Geek Review: Google Pixel 6a (4)

On that note, the phone can be unlocked with a fingerprint reader that has been integrated into the display. It works well and is responsive for the most part, although there are times where it takes several attempts to detect and recognise the finger. Users are free to register any finger, and input more than one fingerprint into the system.

Geek Review: Google Pixel 6a (5)

The 6.1-inch, FHD+ (1,080 x 2,400) OLED display continues to impress with the same bezel-less prowess that has been carried over from the Pixel 5a. It’s neither terrible nor exceptional, and average in the best kind of way, delivering vibrant colours and crisp visuals in shows like Arcane and Baymax! – even if the slight oversaturation does make itself known at times. Midnight Mass, Stranger Things 4, and Obi-Wan Kenobi all proved to be an enjoyable affair with the sufficiently deep blacks, while the viewing quality of everyday content, such as YouTube and social media videos, is pretty decent. Essentially, the screen isn’t exactly something to write home about, but it’s far from being a slouch. 

Geek Review: Google Pixel 6a (6)

The Pixel 6a’s high brightness is easily one of its greatest strengths. Where direct sunlight is the common nemesis of most smartphone displays, that isn’t too much of an issue here. The newest member of the family makes it easy to view content in brightly-lit situations, which is handy for day-to-day activities like texting and internet browsing outdoors. For photography enthusiasts, that would mean being able to review the shot images without having to head into the shade. 

Navigation on the phone is smooth and snappy, but it’s also where things start to get a little more complicated for new users. Without a physical or on-screen menu, home, and back button, the Pixel series has always operated on its own set of gestures and shortcuts, and it can take a while to get used to. Swiping to the right, for instance, goes back to the previous page, whereas swiping up brings up the full list of apps.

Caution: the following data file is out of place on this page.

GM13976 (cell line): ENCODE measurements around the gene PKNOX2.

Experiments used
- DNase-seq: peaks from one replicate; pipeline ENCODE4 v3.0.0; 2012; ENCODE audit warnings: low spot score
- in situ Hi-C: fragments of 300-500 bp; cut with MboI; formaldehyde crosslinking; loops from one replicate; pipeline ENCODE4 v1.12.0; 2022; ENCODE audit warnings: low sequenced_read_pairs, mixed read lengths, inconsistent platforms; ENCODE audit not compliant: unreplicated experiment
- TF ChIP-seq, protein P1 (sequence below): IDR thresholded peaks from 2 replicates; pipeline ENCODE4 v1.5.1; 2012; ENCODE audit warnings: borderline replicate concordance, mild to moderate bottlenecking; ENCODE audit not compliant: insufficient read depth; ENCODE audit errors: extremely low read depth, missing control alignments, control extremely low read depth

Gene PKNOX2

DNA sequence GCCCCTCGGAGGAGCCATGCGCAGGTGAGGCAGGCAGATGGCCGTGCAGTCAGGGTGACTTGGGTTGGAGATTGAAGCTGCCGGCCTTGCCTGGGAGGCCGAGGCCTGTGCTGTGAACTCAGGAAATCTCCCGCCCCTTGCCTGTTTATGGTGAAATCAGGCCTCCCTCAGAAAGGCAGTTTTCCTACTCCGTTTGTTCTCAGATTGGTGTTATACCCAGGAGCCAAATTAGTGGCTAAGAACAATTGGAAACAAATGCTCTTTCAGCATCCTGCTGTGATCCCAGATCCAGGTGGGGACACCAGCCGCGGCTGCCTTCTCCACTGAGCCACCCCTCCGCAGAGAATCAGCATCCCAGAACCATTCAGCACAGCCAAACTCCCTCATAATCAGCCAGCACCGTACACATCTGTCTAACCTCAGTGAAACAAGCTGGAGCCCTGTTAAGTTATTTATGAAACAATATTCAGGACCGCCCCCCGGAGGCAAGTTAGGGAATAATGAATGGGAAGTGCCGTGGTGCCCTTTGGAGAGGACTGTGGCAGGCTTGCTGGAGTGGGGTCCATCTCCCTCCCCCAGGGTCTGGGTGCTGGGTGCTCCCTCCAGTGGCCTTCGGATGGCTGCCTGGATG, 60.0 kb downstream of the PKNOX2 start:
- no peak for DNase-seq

Geek Review: Google Pixel 6a (7)

To switch between different apps and windows, users will have to swipe up and hold; to activate silent mode, they will need to hold down on the volume rocker, and tap on the three dots to access more options. The controls can be rather overwhelming at first, but Google has included a guide during the set-up process to lessen the learning curve. If you had skipped that part, then Google Search is your next best bet. 

Geek Review: Google Pixel 6a (8)

The standout feature of the series has always been its camera capabilities, and the Pixel 6a revisits that core identity yet again. Armed with a 12.2 megapixel (MP) wide lens and a 12MP ultrawide lens, it sticks the landing with clear detail and natural, accurate colour in captured images. Close-up shots look clean and are pleasing to the eye, with Portrait Mode bringing a soft bokeh to the backdrop and highlighting the subject’s features further. Check out the rear camera in action below: